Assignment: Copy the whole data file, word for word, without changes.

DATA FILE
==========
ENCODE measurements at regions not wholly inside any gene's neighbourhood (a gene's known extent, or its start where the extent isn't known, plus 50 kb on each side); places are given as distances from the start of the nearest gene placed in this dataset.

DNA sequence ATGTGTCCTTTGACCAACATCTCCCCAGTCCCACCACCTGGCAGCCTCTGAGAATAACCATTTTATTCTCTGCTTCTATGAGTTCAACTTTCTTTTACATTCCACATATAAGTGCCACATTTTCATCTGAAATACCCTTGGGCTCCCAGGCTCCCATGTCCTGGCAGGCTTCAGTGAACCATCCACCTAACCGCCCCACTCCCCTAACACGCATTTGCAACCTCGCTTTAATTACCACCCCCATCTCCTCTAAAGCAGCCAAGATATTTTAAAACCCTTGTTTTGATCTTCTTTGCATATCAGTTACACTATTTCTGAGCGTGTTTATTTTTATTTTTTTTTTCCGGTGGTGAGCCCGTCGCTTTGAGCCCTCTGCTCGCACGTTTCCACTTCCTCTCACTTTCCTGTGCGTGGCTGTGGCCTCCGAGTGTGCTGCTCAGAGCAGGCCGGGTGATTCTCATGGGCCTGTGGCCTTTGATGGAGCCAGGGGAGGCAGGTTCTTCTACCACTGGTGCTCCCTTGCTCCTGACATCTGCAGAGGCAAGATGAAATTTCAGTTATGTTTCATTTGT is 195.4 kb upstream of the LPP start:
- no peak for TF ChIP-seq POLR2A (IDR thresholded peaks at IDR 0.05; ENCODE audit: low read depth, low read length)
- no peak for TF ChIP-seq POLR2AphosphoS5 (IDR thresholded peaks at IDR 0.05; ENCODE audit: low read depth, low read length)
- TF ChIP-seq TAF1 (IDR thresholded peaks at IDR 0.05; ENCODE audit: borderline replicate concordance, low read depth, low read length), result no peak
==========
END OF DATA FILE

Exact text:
ENCODE measurements at regions not wholly inside any gene's neighbourhood (a gene's known extent, or its start where the extent isn't known, plus 50 kb on each side); places are given as distances from the start of the nearest gene placed in this dataset.

DNA sequence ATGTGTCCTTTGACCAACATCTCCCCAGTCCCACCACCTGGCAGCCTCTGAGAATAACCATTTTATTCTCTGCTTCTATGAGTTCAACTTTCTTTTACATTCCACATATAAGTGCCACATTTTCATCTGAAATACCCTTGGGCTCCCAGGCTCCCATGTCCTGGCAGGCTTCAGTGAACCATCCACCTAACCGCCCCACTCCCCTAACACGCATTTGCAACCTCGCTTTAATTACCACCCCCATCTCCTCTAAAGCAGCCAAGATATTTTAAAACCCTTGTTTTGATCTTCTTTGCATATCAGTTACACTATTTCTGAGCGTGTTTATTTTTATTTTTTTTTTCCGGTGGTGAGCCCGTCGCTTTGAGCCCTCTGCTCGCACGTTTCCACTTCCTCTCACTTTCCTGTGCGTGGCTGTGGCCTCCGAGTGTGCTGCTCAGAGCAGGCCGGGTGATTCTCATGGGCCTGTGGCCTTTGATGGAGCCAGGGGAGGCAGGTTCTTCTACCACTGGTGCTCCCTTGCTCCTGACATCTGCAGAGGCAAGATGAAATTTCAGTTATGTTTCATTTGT is 195.4 kb upstream of the LPP start:
- no peak for TF ChIP-seq POLR2A (IDR thresholded peaks at IDR 0.05; ENCODE audit: low read depth, low read length)
- no peak for TF ChIP-seq POLR2AphosphoS5 (IDR thresholded peaks at IDR 0.05; ENCODE audit: low read depth, low read length)
- TF ChIP-seq TAF1 (IDR thresholded peaks at IDR 0.05; ENCODE audit: borderline replicate concordance, low read depth, low read length), result no peak